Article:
“I think only investing in fintech in Africa does miss out on the fact that fintech alone is a really small pool of what's really possible with financial services on the continent. Fintech is, of course, still very exciting but potentially not as exciting for me as other sectors, and I think there are linkages to financial services in every sector.
“So if you look at agriculture, logistics, consumer, and health, there are so many financial services that are required, including payments, but also in terms of what we're now calling embedded finance. So how do you actually finance the operators and players driving economies? I think there's so much to do there and that's what I'm very excited about that. And so if you only do fintech but don't get to know these other sectors that are driving the economy, I think we end up missing.”
When are startups ready for investments?
With VCs increasingly willing to invest in African startups, more people are beginning to pursue VC dollars in the hopes of getting funding for their businesses. Eze, however, cautions that not all businesses are suitable for venture capital.
“More money is coming into the sector, but I would say most startups are never going to get VC investment.”
For startups looking to raise capital from investors, she advises that they first get clarity on their vision and be certain they want the kind of scrutiny and growth that comes with receiving VC funding.
“Startups that are VC investible have to start having a conversation about their vision. Are they ready for that rocket ship growth trajectory that is expected over the five to ten-year holding period that a venture capital fund is looking for
“Are they ready to have external board members? Oftentimes when you're very early stage, you may have some advisors that you talk to but having a board that you're reporting to that is looking out for the shareholders’ interests is a big shift to that next level of professionalisation and growth.”
Founders should be able to share their story with investors, and where they can’t, she advises that someone be hired to help them do so.
“Of course, are they ready to go and tell the story? Because fortunately or unfortunately, these types of high-growth companies often require multiple funding rounds. So it's not just that you go out and raise venture capital, and you can sit back for the next five years and just grow the business.
“To meet these types of growth objectives and specifically to get closer to EBITDA positive if you're not already EBITDA positive, you're going to have to go out and raise funding. That requires either someone on the founding team or somebody brought in to talk to investors and tell the company's story and why the product is really the one to back.”
What does the due diligence process look like?
Venture capital firms usually conduct due diligence before investing in startups, and Eze shared some of the things Vested World looks out for.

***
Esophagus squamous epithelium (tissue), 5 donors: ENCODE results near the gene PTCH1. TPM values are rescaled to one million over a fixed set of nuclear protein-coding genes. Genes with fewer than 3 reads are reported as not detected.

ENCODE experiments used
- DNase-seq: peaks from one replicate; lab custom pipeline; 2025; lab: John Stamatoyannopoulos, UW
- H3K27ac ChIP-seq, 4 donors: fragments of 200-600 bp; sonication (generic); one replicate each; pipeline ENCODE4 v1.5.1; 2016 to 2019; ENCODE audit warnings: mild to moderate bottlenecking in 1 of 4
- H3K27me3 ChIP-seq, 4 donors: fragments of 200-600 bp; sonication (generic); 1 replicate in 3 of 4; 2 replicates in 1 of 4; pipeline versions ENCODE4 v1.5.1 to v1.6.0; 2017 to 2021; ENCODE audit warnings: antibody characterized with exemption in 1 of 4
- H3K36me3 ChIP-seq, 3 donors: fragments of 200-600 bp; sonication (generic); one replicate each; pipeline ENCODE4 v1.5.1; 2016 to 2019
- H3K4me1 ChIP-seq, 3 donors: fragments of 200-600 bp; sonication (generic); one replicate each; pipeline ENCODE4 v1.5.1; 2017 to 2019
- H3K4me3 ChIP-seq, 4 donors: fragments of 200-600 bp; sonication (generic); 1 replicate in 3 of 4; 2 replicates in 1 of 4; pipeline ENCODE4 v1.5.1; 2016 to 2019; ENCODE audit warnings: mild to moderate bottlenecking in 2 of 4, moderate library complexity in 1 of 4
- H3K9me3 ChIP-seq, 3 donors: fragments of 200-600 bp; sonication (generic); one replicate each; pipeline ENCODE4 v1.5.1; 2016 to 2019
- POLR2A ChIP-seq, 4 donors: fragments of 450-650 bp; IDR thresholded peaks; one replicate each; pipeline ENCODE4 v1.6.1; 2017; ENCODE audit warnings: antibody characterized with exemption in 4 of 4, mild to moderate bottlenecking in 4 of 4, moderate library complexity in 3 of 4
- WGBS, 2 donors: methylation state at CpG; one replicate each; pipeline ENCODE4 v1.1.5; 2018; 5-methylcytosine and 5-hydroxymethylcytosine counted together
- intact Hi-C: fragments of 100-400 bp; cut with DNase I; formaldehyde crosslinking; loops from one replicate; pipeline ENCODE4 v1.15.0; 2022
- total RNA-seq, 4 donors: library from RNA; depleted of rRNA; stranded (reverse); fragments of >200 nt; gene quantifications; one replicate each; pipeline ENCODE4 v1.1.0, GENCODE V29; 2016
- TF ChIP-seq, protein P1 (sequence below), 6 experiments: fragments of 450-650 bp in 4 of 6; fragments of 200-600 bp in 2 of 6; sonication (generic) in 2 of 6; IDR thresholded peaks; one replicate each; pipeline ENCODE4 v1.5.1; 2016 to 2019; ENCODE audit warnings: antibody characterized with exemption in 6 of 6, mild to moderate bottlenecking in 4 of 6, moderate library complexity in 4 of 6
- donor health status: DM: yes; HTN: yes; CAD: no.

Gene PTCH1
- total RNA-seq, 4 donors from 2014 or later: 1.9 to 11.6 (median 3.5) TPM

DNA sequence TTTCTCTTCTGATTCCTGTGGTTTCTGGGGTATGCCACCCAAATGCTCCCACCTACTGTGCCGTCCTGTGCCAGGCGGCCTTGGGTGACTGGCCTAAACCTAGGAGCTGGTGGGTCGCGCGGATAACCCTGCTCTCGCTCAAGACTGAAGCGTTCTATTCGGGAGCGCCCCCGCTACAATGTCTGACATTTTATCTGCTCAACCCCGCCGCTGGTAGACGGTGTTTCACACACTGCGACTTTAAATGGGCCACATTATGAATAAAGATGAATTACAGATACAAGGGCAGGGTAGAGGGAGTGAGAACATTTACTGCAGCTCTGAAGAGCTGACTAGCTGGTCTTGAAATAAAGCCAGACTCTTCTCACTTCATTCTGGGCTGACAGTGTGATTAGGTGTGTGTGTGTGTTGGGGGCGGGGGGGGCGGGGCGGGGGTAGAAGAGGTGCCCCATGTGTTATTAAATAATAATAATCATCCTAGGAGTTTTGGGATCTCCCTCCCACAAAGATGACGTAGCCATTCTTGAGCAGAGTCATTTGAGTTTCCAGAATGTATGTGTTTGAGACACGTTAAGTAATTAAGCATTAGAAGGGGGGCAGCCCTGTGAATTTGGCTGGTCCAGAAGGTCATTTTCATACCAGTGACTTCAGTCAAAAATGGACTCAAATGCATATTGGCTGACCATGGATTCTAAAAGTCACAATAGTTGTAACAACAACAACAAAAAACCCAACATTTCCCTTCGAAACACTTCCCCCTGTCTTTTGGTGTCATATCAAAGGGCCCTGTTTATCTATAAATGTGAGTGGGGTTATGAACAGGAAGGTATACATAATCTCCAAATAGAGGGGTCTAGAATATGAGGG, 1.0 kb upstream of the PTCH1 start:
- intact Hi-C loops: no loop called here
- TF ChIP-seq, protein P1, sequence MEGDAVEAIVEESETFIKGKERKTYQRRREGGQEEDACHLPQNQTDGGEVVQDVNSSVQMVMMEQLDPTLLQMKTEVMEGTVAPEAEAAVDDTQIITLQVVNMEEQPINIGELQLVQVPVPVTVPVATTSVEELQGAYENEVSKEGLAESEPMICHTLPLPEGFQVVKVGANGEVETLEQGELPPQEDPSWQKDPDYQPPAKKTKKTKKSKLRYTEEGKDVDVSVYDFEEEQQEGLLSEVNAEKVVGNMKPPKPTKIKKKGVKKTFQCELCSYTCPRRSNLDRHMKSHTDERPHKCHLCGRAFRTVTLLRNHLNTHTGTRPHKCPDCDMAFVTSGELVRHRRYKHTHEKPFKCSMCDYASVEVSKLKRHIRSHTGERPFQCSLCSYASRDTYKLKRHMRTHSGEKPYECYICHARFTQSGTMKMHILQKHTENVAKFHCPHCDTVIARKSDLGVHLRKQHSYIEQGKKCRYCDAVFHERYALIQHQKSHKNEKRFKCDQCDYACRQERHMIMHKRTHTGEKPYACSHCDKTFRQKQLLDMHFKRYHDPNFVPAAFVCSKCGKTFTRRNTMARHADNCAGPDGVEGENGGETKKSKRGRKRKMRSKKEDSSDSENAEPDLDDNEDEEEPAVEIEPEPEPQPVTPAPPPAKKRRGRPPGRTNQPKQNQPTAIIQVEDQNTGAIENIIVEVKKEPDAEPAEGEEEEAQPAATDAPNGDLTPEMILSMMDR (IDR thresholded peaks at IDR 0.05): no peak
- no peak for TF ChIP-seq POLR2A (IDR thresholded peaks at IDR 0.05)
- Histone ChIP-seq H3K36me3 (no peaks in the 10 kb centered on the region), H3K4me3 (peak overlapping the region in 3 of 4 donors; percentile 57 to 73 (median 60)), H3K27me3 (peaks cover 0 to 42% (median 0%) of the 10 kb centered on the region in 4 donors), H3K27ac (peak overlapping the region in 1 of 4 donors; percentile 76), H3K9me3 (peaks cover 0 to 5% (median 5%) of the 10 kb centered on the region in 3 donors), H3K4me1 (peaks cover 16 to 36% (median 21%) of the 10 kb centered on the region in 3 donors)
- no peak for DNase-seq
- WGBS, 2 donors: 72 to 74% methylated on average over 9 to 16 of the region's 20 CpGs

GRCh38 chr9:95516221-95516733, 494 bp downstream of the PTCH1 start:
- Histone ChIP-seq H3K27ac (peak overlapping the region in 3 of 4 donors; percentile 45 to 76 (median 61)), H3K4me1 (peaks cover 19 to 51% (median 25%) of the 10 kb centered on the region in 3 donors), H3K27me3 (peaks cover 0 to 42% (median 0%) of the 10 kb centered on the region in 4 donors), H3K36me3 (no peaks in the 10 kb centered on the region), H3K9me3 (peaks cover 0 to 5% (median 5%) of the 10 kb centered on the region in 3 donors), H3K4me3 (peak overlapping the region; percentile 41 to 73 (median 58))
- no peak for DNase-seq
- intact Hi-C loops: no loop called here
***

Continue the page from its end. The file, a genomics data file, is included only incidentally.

“We really want to know where a company is now but also where it's heading. Where it is now is all about the team, the founder, and the founding team. We also look at how gender and geographically diverse the team is.
“What type of Africa experience and specific experience of the problem they’re trying to solve do they have? We always want to understand why the problem is interesting. Not just the fact that it exists, but also the market size and how well-positioned the company will be to address that.”
Eze discloses that investors will also look at how the team works, its finances, and how the company plans to achieve its growth plans.
She believes startups that understand their customers and have the right team will succeed.
“Without a great team, even if you have product-market fit, you might not be able to get the company to the next level of scale, to take full advantage of that market opportunity and vice versa. If you have a great team, but the product is not right, you are not also going to be able to take advantage of that product-market fit.”
Nneka Eze’s predictions and hope for the African ecosystem
As the ecosystem grows, Eze hopes more women will receive funding from investors. She would also like to see more countries outside the Big Four — Nigeria, South Africa, Kenya, and Egypt — receive more attention, with more Africans investing in the continent’s startups.
“I would like to see more funds investing in women-founded startups. Global data exists, and I think, in time, the Africa data will exist that women-owned businesses receiving venture funds are doing just as well, if not better than the male-owned companies receiving venture funds.
“I hope we start seeing investment outside Nairobi, Lagos, Cairo, Johannesburg, and Cape Town. There are other tech ecosystems and startup ecosystems outside of the primary cities.
“My hope is that more Africans invest, whether that's high-net-worth individuals or young professionals. I hope they can generate wealth for themselves and invest in other companies and their communities,” Eze concluded.